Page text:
Up With Good Worms

It's not science fiction. Giant networks of zombie computers are poised to unleash massive destruction on the Internet.

Its not science fiction. Giant networks of zombie computers are poised to unleash massive destruction on the Internet. Youve read about it right here in eWeek (see "Thwarting the zombies" by Dennis Fisher, from the March 31 issue). There are other causes for concern: In this space last week, my colleague Timothy Dyck detailed a litany of root-level vulnerabilities that came to light in March alone; and worm activity has increased tenfold this year.

But what bothers me most is a strong sense of déjà vu. Every year bad things happen for security, calls are made to improve security infrastructure and patching practices, and for each step forward, there are two steps back. Threats arent worse because attackers have gotten smarter. Its either that system administrators have gotten lazier or are overworked due to layoffs or both.

In most cases, the big security problems you read about every day are simply due to crackers taking advantage of old problems in tens of thousands of unpatched systems for which patches have been available for months or years.

So whats the solution? I think its time to use the worms tactics against them and build good worms that fix problems.

Two years ago I wrote a column about the Cheese worm, which entered Linux systems that had a known security hole and then patched the systems. As I said at the time, Im not in favor of vigilante-type good worms like Cheese that come out of nowhere. But I do think trusted security entities like CERT or SANS could create and use good worms very effectively.

This tactic has been discussed in the security community before, and there are some strong arguments against the use of good worms. But in the face of zombie networks numbering tens of thousands of machines, which could be disabled in a single night by good worms, Im willing to take these criticisms on.

By far, the most common criticism of good worms is that they would be entering systems uninvited and making changes to the system (thats hacking!). This is generally known as the "Its my system so stay the heck off of it" defense.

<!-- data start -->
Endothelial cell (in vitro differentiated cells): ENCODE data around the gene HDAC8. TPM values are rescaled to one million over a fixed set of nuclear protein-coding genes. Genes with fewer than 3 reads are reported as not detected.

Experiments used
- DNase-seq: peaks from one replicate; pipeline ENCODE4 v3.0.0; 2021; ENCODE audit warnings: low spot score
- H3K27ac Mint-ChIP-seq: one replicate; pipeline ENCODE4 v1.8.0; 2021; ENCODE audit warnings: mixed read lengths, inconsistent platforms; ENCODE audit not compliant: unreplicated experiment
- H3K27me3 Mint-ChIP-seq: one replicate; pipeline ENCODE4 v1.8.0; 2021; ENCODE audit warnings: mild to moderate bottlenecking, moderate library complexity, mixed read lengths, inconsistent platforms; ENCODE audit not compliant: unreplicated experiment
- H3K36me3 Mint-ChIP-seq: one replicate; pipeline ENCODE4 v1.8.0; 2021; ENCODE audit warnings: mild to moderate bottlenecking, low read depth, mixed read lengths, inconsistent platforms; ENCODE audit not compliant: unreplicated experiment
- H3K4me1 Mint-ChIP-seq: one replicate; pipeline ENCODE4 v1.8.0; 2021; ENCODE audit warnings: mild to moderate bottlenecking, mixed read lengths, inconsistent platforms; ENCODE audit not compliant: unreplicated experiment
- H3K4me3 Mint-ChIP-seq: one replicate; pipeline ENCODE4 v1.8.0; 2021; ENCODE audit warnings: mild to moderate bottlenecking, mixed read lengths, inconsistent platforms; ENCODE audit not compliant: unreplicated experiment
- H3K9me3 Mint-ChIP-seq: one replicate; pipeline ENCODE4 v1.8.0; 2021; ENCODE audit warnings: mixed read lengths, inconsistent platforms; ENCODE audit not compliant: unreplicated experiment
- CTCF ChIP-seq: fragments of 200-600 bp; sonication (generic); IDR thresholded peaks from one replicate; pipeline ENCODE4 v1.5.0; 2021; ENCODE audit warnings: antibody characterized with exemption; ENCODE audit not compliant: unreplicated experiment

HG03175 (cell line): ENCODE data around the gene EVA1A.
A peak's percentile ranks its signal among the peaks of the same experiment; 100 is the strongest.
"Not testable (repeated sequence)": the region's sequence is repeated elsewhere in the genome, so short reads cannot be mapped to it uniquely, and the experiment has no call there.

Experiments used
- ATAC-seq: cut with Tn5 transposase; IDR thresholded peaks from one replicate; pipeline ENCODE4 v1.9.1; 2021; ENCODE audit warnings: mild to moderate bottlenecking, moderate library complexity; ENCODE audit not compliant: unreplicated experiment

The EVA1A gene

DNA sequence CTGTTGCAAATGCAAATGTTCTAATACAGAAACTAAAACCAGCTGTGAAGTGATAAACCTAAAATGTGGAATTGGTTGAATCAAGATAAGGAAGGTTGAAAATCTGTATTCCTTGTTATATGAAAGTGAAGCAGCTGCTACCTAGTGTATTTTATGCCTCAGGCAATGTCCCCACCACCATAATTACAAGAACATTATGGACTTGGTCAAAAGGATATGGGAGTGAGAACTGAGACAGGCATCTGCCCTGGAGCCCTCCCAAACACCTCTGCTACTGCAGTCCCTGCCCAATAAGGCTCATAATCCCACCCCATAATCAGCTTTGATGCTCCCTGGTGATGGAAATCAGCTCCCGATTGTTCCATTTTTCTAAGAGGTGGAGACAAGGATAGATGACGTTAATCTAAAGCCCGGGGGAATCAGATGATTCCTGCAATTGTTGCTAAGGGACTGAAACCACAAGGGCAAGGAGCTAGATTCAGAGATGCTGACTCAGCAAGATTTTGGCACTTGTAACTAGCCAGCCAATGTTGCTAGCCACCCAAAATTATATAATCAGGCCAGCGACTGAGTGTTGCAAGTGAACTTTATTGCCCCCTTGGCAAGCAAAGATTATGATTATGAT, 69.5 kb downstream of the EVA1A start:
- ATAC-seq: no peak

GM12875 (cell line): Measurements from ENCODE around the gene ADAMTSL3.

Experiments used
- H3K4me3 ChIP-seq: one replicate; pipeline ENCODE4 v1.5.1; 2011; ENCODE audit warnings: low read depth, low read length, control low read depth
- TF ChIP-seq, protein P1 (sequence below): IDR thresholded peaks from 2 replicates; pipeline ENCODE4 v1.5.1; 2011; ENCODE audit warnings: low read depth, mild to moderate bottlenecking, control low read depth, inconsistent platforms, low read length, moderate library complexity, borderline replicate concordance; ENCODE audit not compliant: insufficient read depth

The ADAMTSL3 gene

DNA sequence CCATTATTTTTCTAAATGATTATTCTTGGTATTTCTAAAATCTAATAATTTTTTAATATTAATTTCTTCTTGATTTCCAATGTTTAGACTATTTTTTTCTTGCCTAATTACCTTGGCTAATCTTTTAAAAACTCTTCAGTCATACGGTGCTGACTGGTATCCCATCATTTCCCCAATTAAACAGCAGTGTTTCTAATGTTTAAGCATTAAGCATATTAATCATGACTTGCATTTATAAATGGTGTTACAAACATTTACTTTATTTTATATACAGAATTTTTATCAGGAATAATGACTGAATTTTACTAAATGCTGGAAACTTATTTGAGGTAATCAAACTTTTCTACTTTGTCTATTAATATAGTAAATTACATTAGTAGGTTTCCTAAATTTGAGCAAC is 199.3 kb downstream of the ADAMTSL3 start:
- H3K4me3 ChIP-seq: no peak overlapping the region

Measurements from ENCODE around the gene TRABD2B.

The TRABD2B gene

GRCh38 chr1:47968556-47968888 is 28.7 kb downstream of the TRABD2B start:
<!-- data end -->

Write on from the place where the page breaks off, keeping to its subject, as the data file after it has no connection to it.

My response to this is that if you havent protected your system against well-known holes that have had fixes in place for months or years, then you obviously have abdicated responsibility for your system. Your systems are now a threat to others.

With the deadly SARS virus raging in Asia right now, if I decided to fly to Hong Kong, kiss everyone in sight, then cough in crowded theatres in New York, I should fully expect to be hauled off to a hospital and quarantined. I dont think an "Its my body and I can spread disease if I want to" defense would work very well.

Another argument is that the good worm could make changes to the system that could cause problems. This is definitely true. So on one side, we have an unpatched system thats been taken over by malicious people who could be using it as part of massive attacks to take down the Internet. On the other, we have a single, poorly managed system that is likely already having problems and may have a few more. Which scenario do you think makes for a better Internet?

Of course, a good worm is still a worm, and another argument says that worms are inherently uncontrollable, meaning that good worms will cause traffic problems and spread out of control. This is true of most worms today, but thats only because no one has designed a legitimate, well-coded and peer-reviewed good worm. One can easily envision simple controls such as built-in expirations and bandwidth management that would limit or eliminate these effects.

The argument in response is that creating a legitimate, well-coded and peer-reviewed good worm takes a lot of time, much too long given the speed at which worms spread. My reply: Most worms dont take advantage of a newly discovered problem. Most are using security holes that have been known for a long time.

There are some questions that need to be answered. Who would design and manage these worms? The government, CERT, vendors or some yet-to-be-formed body? Which problems should be addressed by them? Whats the notification procedure for systems that have been patched by a good worm? Does it leave a message for the administrator? None of these are insurmountable roadblocks.

The best course of action is to manage your systems effectively and keep them well-patched, hardened and secure against problems. Then you wont have to worry about worms in your own systems, just in your neighbors.